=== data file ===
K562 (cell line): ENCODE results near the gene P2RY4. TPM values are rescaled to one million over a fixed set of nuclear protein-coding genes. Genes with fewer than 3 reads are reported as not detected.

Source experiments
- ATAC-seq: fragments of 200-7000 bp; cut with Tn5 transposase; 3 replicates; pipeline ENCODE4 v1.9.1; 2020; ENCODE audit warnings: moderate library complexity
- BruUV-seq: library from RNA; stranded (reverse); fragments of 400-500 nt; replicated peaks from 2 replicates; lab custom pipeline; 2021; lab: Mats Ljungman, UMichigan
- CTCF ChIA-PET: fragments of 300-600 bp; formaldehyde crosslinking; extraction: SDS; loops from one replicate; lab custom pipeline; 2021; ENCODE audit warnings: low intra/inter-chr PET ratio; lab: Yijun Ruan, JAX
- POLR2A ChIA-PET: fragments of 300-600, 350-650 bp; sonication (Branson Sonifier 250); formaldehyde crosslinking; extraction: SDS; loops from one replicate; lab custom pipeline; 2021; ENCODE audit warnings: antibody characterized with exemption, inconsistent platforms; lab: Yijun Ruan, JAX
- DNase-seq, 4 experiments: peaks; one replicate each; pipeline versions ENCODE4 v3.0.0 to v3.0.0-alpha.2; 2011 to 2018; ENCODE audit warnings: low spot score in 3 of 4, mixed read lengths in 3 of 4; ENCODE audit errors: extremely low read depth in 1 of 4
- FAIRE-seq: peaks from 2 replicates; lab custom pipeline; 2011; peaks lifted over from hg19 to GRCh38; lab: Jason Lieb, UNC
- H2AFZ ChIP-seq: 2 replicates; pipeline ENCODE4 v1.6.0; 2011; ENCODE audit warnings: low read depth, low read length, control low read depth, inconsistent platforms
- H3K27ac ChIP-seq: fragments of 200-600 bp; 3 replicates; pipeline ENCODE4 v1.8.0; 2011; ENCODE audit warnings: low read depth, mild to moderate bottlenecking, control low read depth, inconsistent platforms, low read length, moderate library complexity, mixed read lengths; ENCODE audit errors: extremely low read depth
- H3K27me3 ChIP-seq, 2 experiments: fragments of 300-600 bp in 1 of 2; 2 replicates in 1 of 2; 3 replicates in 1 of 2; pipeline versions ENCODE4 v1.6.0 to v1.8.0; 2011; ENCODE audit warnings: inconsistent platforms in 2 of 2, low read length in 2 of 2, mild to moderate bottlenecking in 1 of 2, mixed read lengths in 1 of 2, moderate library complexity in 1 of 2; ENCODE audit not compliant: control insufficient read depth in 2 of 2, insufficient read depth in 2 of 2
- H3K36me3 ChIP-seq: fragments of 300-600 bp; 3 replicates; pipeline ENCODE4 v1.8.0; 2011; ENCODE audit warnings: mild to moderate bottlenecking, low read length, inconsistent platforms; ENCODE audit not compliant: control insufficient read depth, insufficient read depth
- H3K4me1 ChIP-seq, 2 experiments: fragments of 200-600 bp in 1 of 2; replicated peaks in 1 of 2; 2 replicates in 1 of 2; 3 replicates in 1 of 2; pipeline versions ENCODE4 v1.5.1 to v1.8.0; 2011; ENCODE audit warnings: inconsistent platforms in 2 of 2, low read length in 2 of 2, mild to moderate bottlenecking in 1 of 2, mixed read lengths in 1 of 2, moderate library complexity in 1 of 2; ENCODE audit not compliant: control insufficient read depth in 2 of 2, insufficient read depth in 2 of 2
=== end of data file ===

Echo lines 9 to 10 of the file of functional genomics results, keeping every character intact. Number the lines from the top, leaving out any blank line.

- H2AFZ ChIP-seq: 2 replicates; pipeline ENCODE4 v1.6.0; 2011; ENCODE audit warnings: low read depth, low read length, control low read depth, inconsistent platforms
- H3K27ac ChIP-seq: fragments of 200-600 bp; 3 replicates; pipeline ENCODE4 v1.8.0; 2011; ENCODE audit warnings: low read depth, mild to moderate bottlenecking, control low read depth, inconsistent platforms, low read length, moderate library complexity, mixed read lengths; ENCODE audit errors: extremely low read depth